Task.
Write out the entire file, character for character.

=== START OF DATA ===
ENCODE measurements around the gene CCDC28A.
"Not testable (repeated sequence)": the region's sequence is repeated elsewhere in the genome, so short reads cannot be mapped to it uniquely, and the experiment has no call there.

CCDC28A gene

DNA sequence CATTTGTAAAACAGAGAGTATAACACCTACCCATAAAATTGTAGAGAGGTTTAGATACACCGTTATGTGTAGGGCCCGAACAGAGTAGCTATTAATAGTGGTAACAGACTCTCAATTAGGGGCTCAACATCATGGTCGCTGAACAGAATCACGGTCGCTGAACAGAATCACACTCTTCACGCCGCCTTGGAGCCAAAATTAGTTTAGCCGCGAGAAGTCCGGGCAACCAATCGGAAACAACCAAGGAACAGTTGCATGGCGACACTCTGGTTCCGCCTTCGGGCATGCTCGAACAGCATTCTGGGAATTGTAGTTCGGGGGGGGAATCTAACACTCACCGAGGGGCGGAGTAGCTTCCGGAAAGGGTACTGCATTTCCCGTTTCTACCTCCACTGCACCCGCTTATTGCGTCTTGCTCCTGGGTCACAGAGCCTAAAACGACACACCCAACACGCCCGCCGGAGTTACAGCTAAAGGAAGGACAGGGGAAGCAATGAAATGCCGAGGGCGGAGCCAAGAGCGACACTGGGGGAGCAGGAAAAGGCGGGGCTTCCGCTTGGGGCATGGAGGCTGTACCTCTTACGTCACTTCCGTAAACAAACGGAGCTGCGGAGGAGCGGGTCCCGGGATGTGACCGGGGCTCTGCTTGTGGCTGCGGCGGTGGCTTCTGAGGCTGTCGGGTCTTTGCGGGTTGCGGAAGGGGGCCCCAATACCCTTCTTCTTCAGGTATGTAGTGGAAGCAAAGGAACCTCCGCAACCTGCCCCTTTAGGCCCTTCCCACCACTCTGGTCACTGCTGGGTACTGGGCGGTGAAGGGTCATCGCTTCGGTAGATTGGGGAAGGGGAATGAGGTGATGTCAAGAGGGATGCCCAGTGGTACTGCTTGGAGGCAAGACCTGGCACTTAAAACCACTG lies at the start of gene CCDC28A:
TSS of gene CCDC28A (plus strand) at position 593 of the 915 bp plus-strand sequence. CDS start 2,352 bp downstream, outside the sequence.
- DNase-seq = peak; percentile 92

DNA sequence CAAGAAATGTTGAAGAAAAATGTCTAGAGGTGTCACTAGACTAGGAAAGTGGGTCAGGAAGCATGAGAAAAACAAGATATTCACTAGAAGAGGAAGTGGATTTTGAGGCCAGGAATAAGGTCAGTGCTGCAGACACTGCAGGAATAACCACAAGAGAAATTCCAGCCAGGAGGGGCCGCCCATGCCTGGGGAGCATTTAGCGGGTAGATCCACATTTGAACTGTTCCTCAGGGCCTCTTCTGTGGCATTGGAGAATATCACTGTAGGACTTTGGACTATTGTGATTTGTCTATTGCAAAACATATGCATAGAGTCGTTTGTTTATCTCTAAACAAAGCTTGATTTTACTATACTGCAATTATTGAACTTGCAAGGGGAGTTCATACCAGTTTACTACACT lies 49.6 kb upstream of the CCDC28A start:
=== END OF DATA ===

ENCODE measurements around the gene CCDC28A.
"Not testable (repeated sequence)": the region's sequence is repeated elsewhere in the genome, so short reads cannot be mapped to it uniquely, and the experiment has no call there.

CCDC28A gene

DNA sequence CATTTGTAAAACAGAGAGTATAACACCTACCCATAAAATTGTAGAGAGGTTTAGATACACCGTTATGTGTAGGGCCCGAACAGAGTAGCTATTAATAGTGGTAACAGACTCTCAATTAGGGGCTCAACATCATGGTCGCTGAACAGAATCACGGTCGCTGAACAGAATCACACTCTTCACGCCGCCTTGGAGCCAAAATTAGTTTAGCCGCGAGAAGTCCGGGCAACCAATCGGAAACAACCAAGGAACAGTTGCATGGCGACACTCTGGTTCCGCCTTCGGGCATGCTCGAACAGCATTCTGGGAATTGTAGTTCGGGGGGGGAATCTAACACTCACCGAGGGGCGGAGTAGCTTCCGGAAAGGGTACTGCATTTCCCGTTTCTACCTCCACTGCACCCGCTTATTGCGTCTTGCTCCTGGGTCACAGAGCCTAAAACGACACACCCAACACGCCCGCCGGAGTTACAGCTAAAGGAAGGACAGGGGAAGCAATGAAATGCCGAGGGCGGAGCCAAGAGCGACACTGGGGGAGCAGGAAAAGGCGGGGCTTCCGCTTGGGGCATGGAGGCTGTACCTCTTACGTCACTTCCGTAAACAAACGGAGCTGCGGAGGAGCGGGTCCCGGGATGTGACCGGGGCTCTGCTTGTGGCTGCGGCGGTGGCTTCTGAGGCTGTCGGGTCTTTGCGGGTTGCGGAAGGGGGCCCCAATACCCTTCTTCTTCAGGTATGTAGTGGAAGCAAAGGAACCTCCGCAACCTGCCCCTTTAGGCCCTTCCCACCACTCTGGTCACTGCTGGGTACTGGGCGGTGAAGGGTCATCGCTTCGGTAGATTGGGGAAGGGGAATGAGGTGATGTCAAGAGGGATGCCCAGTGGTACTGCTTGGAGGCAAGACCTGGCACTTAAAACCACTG lies at the start of gene CCDC28A:
TSS of gene CCDC28A (plus strand) at position 593 of the 915 bp plus-strand sequence. CDS start 2,352 bp downstream, outside the sequence.
- DNase-seq = peak; percentile 92

DNA sequence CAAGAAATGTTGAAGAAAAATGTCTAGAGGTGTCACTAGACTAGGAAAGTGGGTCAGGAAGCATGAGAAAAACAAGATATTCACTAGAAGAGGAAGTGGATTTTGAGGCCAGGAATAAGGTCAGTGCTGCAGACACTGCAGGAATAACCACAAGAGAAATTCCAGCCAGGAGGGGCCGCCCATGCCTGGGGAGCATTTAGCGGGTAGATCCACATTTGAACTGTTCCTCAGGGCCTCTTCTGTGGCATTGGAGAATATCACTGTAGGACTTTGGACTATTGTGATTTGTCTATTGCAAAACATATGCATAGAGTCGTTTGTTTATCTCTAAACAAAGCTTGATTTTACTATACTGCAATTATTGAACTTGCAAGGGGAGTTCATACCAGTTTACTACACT lies 49.6 kb upstream of the CCDC28A start: